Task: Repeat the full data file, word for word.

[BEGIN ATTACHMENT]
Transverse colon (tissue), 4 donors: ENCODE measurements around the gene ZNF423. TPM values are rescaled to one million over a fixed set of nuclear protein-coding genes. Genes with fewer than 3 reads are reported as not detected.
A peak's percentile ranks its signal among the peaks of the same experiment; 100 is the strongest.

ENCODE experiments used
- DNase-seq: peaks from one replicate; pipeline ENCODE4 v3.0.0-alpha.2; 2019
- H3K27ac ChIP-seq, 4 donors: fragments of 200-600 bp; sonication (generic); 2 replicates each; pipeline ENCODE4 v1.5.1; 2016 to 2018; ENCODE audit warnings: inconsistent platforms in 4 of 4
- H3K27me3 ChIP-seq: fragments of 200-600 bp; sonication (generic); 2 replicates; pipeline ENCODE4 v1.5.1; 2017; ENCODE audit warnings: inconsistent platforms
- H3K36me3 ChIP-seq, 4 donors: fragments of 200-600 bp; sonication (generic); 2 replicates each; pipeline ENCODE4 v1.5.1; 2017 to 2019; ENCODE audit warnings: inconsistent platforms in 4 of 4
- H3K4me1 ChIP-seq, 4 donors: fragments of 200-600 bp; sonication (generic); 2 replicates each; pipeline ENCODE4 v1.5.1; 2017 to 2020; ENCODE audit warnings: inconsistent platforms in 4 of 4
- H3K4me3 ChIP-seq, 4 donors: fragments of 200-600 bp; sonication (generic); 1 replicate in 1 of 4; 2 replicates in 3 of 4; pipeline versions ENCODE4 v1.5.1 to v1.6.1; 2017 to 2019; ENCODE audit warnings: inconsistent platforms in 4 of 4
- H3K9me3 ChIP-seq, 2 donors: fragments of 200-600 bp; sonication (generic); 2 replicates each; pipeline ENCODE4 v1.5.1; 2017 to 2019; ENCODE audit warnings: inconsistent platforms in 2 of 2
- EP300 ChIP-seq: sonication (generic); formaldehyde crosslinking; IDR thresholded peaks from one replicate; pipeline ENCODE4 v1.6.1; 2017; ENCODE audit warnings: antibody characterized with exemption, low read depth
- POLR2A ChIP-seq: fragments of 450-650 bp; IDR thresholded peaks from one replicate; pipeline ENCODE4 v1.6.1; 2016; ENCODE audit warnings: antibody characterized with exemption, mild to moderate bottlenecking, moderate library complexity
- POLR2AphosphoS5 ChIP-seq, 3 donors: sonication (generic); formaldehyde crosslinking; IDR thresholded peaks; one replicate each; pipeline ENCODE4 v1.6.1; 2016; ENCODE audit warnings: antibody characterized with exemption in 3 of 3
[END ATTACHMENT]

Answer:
Transverse colon (tissue), 4 donors: ENCODE measurements around the gene ZNF423. TPM values are rescaled to one million over a fixed set of nuclear protein-coding genes. Genes with fewer than 3 reads are reported as not detected.
A peak's percentile ranks its signal among the peaks of the same experiment; 100 is the strongest.

ENCODE experiments used
- DNase-seq: peaks from one replicate; pipeline ENCODE4 v3.0.0-alpha.2; 2019
- H3K27ac ChIP-seq, 4 donors: fragments of 200-600 bp; sonication (generic); 2 replicates each; pipeline ENCODE4 v1.5.1; 2016 to 2018; ENCODE audit warnings: inconsistent platforms in 4 of 4
- H3K27me3 ChIP-seq: fragments of 200-600 bp; sonication (generic); 2 replicates; pipeline ENCODE4 v1.5.1; 2017; ENCODE audit warnings: inconsistent platforms
- H3K36me3 ChIP-seq, 4 donors: fragments of 200-600 bp; sonication (generic); 2 replicates each; pipeline ENCODE4 v1.5.1; 2017 to 2019; ENCODE audit warnings: inconsistent platforms in 4 of 4
- H3K4me1 ChIP-seq, 4 donors: fragments of 200-600 bp; sonication (generic); 2 replicates each; pipeline ENCODE4 v1.5.1; 2017 to 2020; ENCODE audit warnings: inconsistent platforms in 4 of 4
- H3K4me3 ChIP-seq, 4 donors: fragments of 200-600 bp; sonication (generic); 1 replicate in 1 of 4; 2 replicates in 3 of 4; pipeline versions ENCODE4 v1.5.1 to v1.6.1; 2017 to 2019; ENCODE audit warnings: inconsistent platforms in 4 of 4
- H3K9me3 ChIP-seq, 2 donors: fragments of 200-600 bp; sonication (generic); 2 replicates each; pipeline ENCODE4 v1.5.1; 2017 to 2019; ENCODE audit warnings: inconsistent platforms in 2 of 2
- EP300 ChIP-seq: sonication (generic); formaldehyde crosslinking; IDR thresholded peaks from one replicate; pipeline ENCODE4 v1.6.1; 2017; ENCODE audit warnings: antibody characterized with exemption, low read depth
- POLR2A ChIP-seq: fragments of 450-650 bp; IDR thresholded peaks from one replicate; pipeline ENCODE4 v1.6.1; 2016; ENCODE audit warnings: antibody characterized with exemption, mild to moderate bottlenecking, moderate library complexity
- POLR2AphosphoS5 ChIP-seq, 3 donors: sonication (generic); formaldehyde crosslinking; IDR thresholded peaks; one replicate each; pipeline ENCODE4 v1.6.1; 2016; ENCODE audit warnings: antibody characterized with exemption in 3 of 3